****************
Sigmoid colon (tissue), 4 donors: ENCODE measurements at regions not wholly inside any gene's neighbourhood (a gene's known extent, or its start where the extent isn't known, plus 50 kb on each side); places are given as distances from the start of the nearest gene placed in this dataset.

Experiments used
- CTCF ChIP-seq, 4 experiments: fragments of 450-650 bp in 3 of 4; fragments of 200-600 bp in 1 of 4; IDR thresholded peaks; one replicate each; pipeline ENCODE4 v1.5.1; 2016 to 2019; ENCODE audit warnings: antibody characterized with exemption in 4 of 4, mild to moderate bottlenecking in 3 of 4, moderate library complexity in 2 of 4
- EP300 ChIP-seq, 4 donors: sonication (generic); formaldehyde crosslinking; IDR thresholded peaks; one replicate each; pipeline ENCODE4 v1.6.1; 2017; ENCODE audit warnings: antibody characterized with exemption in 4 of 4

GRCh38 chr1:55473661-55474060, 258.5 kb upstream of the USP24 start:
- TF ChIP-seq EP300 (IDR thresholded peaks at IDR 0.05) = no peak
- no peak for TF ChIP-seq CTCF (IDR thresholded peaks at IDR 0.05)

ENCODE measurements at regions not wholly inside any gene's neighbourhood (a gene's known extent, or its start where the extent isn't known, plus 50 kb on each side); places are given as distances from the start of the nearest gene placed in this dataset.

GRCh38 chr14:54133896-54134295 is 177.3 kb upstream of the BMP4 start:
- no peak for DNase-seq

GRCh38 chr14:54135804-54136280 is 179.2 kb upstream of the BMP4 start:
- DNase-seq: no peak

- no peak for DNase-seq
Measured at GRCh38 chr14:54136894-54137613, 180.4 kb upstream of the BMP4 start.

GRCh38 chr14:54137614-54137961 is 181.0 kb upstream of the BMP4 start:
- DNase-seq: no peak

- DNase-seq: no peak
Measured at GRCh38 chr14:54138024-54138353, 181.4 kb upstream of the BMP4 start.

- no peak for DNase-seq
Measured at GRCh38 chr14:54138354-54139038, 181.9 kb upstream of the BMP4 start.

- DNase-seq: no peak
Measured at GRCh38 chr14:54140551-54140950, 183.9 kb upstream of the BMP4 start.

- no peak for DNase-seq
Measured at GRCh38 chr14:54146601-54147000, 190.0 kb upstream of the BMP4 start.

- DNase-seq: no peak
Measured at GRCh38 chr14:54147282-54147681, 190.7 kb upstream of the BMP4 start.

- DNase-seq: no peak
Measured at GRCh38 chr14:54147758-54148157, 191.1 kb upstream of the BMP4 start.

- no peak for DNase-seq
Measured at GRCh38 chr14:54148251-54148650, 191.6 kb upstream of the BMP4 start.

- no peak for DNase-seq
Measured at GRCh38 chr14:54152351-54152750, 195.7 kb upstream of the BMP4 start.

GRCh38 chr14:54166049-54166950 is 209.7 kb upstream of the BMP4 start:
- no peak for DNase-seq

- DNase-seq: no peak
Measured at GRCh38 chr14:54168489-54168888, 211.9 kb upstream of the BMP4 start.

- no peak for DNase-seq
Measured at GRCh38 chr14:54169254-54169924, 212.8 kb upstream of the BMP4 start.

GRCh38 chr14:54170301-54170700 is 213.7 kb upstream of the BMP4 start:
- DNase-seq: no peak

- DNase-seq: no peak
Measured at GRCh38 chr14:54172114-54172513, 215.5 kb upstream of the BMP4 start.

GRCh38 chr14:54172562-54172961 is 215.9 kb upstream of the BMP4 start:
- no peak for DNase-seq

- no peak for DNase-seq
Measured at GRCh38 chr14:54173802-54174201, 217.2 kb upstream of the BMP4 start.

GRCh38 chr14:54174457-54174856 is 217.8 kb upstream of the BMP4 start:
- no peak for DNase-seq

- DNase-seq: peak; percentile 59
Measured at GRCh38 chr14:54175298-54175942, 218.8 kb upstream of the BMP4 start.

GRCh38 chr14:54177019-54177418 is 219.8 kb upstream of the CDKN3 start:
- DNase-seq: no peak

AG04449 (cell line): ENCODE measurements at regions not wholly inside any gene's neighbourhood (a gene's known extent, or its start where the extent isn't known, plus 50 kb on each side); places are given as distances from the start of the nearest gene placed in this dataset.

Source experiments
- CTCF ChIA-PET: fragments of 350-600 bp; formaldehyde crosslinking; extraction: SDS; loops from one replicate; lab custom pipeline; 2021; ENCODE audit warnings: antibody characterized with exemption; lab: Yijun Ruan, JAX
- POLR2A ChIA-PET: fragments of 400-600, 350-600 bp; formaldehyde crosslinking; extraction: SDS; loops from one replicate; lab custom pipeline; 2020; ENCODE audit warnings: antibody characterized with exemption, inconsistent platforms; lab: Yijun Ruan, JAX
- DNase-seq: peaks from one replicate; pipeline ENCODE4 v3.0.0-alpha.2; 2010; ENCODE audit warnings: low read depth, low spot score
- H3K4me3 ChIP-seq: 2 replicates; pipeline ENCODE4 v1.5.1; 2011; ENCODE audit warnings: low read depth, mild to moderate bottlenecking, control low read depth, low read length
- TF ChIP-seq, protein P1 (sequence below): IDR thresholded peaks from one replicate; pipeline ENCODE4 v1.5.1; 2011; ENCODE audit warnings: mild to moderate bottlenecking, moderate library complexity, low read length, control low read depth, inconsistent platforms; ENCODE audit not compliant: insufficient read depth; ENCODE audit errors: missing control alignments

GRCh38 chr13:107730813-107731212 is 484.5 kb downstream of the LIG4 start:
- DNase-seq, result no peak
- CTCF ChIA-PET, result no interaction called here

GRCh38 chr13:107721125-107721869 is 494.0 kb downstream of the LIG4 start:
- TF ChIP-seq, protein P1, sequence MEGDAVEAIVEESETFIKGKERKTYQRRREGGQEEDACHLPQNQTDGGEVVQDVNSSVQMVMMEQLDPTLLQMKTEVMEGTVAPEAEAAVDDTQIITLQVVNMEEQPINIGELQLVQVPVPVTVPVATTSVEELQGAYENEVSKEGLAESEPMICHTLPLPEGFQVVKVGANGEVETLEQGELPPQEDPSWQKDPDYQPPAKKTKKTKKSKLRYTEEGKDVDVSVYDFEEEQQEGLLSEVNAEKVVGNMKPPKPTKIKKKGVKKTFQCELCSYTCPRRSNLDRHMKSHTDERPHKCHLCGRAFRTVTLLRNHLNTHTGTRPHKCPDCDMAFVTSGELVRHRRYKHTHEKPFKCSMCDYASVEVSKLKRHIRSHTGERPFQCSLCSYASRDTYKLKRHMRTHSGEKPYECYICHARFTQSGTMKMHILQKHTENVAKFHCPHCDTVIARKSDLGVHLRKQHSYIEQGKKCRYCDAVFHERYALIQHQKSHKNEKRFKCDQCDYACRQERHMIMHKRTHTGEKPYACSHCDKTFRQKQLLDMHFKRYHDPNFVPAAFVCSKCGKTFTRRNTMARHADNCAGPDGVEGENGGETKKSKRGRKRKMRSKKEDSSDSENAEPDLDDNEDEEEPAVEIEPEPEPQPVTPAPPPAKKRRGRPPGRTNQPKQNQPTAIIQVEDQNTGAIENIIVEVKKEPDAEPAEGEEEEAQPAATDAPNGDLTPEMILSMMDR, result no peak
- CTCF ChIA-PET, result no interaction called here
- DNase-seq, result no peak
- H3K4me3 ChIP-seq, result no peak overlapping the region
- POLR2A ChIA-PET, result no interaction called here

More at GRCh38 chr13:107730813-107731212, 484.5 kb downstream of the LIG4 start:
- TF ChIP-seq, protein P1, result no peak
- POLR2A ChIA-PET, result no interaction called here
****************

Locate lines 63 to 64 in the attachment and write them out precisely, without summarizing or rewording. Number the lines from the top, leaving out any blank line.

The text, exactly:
GRCh38 chr13:107721125-107721869 is 494.0 kb downstream of the LIG4 start:
- TF ChIP-seq, protein P1, sequence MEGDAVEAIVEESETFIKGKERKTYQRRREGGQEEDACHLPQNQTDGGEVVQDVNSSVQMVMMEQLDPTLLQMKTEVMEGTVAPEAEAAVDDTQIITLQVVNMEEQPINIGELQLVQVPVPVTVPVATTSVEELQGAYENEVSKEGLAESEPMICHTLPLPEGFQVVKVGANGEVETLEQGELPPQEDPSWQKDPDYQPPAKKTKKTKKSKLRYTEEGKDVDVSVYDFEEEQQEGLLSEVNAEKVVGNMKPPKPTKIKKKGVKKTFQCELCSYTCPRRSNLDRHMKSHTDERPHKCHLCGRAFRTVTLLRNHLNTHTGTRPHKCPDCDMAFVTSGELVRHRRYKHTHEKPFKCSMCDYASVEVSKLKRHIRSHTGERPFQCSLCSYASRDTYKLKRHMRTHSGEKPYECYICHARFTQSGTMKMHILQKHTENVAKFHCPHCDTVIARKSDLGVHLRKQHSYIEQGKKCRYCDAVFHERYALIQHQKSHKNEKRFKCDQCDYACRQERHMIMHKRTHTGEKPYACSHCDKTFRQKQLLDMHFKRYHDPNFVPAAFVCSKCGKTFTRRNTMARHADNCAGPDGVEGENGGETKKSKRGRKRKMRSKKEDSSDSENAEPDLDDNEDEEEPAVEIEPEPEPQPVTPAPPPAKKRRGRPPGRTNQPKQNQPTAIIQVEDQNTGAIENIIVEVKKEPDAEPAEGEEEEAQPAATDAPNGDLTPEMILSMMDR, result no peak